It now costs $2,350 to renounce U.S. citizenship. Reuters

Americans are permitted to renounce their citizenship, but they have to pay. In fact, they now have to pay 422 percent more, Forbes reported Thursday. The price has just more than quadrupled from $450 to $2,350.

A State Department spokesman said the sharp increase reflects the goverment's real cost to process the application. “Demand for the service has increased dramatically, consuming far more consular officer time and resources,” Undersecretary Patrick Kennedy wrote, according to Global News.

“Documenting a U.S. citizen’s renunciation of citizenship is extremely costly, requiring American consular officers overseas to spend substantial amounts of time to accept, process, and adjudicate cases," he added. “The department believes there is no public benefit or other reason for setting this fee below cost.”

The U.S. has seen an increase in expatriations of late. Hordes of Americans are not fleeing the country, but it’s apparently a noticeable number. There was a 221 percent increase in Americans renouncing nationality in 2013, Forbes repotts.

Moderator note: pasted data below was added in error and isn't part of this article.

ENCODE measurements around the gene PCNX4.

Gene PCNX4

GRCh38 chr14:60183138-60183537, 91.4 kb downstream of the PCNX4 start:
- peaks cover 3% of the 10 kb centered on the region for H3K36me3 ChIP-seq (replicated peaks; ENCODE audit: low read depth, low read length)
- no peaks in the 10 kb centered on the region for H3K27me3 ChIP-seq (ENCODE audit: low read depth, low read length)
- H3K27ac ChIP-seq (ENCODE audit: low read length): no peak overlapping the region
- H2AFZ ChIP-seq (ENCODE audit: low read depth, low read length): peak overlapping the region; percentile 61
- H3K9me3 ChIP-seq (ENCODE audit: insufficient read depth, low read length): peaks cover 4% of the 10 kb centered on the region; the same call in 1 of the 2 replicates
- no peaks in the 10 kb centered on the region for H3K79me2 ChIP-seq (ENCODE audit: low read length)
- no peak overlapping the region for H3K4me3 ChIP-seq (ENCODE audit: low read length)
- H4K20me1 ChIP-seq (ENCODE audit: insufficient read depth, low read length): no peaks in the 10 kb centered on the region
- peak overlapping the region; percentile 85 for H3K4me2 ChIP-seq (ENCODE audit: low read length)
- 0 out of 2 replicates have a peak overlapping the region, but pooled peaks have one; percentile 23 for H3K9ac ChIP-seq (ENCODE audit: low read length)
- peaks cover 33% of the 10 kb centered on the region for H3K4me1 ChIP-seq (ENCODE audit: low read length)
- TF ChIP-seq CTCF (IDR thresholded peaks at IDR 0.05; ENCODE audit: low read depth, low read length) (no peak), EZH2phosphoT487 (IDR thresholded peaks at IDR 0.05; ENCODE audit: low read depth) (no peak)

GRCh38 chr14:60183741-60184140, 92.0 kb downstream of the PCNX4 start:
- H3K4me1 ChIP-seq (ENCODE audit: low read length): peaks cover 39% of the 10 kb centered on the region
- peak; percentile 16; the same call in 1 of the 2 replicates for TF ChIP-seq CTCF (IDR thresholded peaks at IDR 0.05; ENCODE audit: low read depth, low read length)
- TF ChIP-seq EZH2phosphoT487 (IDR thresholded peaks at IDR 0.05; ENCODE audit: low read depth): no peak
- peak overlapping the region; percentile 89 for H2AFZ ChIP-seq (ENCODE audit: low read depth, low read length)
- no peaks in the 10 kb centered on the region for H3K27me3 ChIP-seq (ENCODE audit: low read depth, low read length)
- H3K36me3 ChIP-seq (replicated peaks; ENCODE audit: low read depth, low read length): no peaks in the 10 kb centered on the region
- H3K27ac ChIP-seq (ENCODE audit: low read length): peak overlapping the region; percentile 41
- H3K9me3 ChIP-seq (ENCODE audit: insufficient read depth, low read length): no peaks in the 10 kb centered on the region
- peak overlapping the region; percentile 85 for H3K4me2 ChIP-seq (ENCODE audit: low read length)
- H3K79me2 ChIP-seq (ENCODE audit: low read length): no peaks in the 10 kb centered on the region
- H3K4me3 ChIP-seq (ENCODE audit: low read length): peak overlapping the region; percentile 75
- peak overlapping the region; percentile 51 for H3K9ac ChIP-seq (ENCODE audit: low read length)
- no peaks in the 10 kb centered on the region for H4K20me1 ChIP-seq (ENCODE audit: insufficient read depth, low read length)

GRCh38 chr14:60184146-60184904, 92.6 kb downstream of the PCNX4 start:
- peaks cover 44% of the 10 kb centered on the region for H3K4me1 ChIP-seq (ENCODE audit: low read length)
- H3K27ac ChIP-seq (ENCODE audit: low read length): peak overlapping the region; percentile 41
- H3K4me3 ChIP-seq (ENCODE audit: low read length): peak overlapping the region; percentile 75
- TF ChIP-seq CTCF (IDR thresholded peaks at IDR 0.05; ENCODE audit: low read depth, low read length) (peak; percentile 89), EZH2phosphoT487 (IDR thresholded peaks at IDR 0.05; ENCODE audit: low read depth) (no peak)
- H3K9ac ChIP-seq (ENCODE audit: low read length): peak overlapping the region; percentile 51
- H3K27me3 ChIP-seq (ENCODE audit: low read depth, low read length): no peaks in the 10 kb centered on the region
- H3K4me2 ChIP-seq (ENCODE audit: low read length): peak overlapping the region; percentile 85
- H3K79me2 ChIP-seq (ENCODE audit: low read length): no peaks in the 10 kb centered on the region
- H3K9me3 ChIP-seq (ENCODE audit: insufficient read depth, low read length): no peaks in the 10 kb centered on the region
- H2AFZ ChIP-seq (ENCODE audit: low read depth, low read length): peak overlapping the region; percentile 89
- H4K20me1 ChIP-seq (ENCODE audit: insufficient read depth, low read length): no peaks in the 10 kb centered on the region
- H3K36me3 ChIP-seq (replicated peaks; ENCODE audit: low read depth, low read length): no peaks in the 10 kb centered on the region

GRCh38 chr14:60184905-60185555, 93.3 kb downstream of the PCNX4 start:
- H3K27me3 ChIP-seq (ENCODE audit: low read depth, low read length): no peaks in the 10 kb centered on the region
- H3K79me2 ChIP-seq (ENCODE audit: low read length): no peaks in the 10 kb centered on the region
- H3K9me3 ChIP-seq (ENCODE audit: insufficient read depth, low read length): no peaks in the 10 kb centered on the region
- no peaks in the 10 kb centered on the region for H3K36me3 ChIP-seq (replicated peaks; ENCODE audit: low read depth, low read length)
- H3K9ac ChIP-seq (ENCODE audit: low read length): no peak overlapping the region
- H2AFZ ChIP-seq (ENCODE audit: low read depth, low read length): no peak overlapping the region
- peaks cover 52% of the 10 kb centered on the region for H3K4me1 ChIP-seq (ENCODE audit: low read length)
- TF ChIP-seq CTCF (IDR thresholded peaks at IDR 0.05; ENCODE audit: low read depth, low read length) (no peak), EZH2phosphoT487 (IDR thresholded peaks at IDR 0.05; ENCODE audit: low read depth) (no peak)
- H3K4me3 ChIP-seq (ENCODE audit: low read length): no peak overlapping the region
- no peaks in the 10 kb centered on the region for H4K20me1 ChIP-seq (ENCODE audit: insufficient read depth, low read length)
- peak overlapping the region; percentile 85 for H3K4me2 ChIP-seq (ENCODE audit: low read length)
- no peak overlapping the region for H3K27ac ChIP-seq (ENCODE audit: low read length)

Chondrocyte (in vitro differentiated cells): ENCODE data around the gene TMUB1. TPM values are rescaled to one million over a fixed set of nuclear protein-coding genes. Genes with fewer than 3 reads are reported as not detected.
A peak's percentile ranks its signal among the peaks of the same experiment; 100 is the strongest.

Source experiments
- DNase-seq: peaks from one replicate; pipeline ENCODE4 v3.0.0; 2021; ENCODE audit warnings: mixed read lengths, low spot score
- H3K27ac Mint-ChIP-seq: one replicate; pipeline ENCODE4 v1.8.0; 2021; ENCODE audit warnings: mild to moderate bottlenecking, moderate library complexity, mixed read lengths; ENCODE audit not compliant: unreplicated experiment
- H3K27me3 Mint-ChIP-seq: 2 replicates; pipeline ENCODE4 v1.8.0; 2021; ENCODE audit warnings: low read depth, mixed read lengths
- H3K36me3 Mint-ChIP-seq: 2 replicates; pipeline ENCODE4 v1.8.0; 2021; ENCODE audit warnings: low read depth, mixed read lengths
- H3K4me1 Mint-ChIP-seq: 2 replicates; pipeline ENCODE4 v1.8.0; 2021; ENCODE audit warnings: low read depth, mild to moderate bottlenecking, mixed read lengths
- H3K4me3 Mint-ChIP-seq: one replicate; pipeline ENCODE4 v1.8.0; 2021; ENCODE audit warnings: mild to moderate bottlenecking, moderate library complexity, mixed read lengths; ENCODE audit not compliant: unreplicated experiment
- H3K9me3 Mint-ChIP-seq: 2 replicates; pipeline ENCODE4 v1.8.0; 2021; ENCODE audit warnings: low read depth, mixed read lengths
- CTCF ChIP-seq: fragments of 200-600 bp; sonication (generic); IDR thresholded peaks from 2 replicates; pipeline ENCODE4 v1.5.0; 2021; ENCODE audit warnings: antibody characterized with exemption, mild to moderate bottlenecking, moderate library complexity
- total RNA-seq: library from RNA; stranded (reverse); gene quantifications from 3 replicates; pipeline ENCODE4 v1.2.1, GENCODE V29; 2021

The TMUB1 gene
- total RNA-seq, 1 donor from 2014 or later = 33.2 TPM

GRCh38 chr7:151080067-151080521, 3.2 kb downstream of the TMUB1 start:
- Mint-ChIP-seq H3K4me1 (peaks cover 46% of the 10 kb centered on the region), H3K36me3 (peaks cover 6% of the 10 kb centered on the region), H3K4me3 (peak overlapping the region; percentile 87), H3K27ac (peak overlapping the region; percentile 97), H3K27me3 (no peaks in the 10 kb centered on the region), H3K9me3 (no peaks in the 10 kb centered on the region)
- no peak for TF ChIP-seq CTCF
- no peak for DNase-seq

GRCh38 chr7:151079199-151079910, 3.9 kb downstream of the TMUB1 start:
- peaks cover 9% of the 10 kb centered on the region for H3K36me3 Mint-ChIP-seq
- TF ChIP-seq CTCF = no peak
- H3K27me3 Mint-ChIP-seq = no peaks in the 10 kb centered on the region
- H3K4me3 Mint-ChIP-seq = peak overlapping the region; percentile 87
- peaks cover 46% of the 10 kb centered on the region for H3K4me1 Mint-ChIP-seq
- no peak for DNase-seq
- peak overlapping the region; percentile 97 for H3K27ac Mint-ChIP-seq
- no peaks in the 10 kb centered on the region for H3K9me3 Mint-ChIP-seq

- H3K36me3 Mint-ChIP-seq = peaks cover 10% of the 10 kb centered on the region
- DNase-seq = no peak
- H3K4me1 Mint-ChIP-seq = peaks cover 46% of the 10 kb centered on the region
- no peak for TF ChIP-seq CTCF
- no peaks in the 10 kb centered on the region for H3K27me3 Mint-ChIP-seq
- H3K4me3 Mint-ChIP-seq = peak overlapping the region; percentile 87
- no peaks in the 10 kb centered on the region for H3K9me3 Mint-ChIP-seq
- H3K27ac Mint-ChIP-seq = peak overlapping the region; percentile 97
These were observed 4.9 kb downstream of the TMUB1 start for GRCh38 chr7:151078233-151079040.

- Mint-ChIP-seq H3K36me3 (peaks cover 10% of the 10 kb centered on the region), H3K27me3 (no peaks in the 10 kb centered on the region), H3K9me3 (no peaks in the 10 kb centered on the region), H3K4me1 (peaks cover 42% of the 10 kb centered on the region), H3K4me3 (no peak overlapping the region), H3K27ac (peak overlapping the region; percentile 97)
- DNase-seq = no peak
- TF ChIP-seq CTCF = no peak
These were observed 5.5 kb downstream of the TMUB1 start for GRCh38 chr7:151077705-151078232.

Why is this happening? It could be to avoid taxes.

When Facebook co-founder Eduardo Saverin, who was born in Brazil but lived most of his life in the U.S., left for Singapore, Sens. Bob Casey, D-Pa., and Chuck Schumer, D-N.Y., introduced an "Ex-Patriot Act" to increase the exit tax to 30 percent for anyone would leave the U.S. to evade taxes, but it never went through.

A citizen has to prove five years of U.S. tax compliance if he wants to renounce citizenship, and people who have a net worth greater than $2 million have to pay an exit tax, the news site said.

Many expatriates are going to Canada, where the backlog at the U.S. Consulate in Toronto stretches into late January 2015, Global News wrote.

Burger King (NYSE:BKW) has just jumped the border in a move widely seen as a tax dodge. It plans to buy Canadian fast-food company Tim Hortons (TSX:THI) and then pretend Tim Hortons bought it.